To my point: the excellent article in Rolling Stone magazine a few months back about ‘the terrifying new math of climate change’ attaches a similar number (between $30T – $50T) to the in-the-ground carbon assets of the coal and petroleum industries. Assuming all of that is sliced, diced, reassembled and then attached to a variety of mechanisms in a manner similar to the CDS derivatives, then it is not inconceivable that — once these assets are reduced to a value of $0 by *absolutely necessary* climate change legislation — we can expect a similar financial swan dive to what we saw in 2008 unless we plan ahead for such a disturbance.

    Given the precedent by the Department of Justice to overlook druglord and terrorist related money-laundering (by HSBC), taxpayer-backed Ponzi Schemes (JP Morgan/Chase) — and a whole host of blatantly illegal activities by a wide assortment of other too-big-to-jail banks and financial institutions — on the basis that bringing these criminals to justice would harm the economy, I don’t think allowing the coal and petroleum industry to collapse is even remotely near the top of the Congressional to-do list.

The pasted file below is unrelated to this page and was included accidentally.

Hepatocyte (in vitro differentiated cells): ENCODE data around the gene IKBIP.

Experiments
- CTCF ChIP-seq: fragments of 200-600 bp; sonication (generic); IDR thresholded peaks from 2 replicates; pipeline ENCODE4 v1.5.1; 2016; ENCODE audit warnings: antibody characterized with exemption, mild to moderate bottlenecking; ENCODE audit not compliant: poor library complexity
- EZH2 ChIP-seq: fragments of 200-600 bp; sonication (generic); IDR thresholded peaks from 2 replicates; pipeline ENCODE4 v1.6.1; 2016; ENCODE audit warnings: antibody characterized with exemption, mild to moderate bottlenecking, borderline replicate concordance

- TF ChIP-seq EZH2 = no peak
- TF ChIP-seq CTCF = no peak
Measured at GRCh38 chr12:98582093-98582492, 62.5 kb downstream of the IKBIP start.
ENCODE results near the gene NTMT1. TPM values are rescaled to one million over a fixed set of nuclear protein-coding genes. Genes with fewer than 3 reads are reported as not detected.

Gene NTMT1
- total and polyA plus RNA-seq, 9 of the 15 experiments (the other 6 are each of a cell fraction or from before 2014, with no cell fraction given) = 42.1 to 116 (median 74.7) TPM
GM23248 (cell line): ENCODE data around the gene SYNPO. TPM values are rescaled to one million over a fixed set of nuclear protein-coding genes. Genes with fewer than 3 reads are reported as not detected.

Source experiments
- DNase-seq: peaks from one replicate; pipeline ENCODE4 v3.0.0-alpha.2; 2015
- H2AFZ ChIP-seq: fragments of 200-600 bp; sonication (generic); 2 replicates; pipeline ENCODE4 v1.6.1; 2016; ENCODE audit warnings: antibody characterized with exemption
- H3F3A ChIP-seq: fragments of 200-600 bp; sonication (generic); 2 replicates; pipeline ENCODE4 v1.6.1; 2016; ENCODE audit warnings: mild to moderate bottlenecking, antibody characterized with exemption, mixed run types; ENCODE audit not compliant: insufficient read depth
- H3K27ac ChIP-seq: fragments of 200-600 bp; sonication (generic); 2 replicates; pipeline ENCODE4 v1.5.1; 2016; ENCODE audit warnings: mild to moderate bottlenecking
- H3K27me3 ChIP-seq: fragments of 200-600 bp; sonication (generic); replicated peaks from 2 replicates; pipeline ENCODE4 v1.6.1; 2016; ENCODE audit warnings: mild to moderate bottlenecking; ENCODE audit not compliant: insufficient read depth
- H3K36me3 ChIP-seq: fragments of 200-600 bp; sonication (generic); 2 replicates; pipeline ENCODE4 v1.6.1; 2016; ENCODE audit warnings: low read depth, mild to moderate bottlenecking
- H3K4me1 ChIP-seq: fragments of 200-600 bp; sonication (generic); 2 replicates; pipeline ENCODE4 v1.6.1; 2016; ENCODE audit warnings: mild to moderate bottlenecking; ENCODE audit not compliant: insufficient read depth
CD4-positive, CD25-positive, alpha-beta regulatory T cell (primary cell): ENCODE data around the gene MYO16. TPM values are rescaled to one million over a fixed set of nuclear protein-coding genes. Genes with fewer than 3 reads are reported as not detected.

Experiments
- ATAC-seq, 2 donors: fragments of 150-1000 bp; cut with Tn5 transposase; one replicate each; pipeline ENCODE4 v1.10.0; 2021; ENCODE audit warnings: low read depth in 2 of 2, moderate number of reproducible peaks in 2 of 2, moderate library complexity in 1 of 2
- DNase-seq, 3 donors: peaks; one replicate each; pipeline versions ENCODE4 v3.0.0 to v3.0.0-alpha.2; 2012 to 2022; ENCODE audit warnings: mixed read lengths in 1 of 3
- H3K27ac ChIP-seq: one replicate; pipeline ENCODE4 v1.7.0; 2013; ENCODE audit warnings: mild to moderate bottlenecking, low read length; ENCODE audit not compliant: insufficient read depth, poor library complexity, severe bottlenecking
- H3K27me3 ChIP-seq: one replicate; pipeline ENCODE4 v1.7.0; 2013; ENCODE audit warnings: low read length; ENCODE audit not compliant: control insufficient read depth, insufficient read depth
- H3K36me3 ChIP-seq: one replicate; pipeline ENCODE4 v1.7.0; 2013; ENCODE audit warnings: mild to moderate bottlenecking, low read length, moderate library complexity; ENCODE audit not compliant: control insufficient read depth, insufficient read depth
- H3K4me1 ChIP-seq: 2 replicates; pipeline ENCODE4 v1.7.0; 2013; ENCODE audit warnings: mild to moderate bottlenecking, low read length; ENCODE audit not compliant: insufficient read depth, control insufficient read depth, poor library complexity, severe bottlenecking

My point to all the above is not to provide reasons for aborting the clean energy transition — we *must* begin to implement that in a major fashion ASAP — but rather to point out that the *cost* of doing it has to take into account the ancillary costs of deconstructing the carbon-based energy paradigm that our global economy currently has as its foundation (and has for a little over a century now). And the value of these in-the-ground assets is just a tiny piece of that pie.

    Thus, IMHO this is not going to be cheap, and anyone who thinks it will is deluding themselves.